By Laurence Hammack
A Roanoke jury has awarded $20 million to a woman who was paralyzed from the chest down when her sports car overturned in a freak accident on a country road.
The product liability verdict against Mazda Motor Corp. is believed to be the largest of its kind in Roanoke Circuit Court, at least in recent history.
Shannon Walters, 35, testified during the trial that she was forced to swerve to the left to avoid a plastic swimming pool that slipped from the bed of a pickup truck that was traveling in front of the Mazda Miata she was driving.
The largely deflated pool was airborne in the darkness at the time Walters made a split-second decision to veer off the road.
The truck did not stop, and its driver was never located after the June 2006 accident on Virginia 619 in Bedford County.
A lawsuit later asserted that Walters’ 1995 Miata
convertible was defectively designed in a way that caused the windshield to collapse after the car flipped and came to a rest on its roof.
At the time, the canvas top on the convertible was closed, and Walters was not speeding or driving recklessly in any way, according to her lawsuit.
Because of the “unreasonably dangerous” design of the car, a latch system that was supposed to hold the windshield to the convertible top failed when the car came to a rest upside down, the lawsuit alleged.
The windshield then collapsed onto Walters, leaving her with serious injuries and confining her to a wheelchair for the rest of her life, the jury was told.
After a trial that spanned two weeks, the jury reached its decision Wednesday night. Walters’ attorneys, John Lichtenstein and Brent Brown, released the following statement on Thursday:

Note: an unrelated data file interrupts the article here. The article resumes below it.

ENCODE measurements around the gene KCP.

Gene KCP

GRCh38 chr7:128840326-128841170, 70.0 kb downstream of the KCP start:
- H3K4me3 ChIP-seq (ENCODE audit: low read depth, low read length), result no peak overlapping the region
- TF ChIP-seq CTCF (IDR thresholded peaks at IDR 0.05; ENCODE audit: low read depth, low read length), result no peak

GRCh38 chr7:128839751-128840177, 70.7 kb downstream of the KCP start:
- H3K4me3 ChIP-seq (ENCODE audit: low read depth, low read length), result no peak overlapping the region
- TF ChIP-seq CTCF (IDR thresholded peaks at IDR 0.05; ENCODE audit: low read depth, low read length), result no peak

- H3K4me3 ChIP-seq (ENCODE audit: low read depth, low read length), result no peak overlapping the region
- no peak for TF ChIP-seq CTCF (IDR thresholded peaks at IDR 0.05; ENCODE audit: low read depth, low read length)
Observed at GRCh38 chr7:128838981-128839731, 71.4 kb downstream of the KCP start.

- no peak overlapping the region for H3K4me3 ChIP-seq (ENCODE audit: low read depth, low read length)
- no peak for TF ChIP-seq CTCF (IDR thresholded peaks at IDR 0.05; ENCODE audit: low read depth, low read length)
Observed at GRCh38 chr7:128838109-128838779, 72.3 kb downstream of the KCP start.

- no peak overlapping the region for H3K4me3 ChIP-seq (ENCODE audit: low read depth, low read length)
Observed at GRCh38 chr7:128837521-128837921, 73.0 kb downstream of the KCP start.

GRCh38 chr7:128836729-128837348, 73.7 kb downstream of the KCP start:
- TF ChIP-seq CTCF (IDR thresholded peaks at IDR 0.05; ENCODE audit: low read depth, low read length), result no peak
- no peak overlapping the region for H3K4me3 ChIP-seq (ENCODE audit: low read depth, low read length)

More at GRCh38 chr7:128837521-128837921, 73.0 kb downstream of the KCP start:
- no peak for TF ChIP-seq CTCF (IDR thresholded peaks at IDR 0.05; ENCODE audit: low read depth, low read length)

“This jury worked very hard and closely considered seven days of evidence. In the end, their verdict placed legal accountability on those they unanimously determined were responsible for Ms. Walter’s devastating injuries.”
A spokesman for Mazda said Thursday that the company maintains it did nothing wrong and is considering an appeal.
“Our primary defense was that there is no defect,” Eric Booth wrote in an emailed statement.
“While Mazda has great sympathy for the injuries suffered by Mrs. Walters, and values the safety of all occupants of its vehicles, Mazda does not agree that the plaintiff presented sufficient evidence to support her allegation of defect.”
In a severe rollover accident involving a car with a soft top, “no reasonable person could expect a convertible to prevent injury in such a crash,” the statement read.
According to Walters’ lawsuit, she suffered severe physical, mental and emotional injuries and will require constant care for the rest of her life.
“She has a great spirit, and is as active as she can be,” Lichtenstein said.
Not only did the jury award the full $20 million sought by Walters’ lawyers, it also ordered that interest on the sum be paid from the date of the accident.
Assuming the verdict survives post-trial challenges, that would put the total amount at close to $30 million.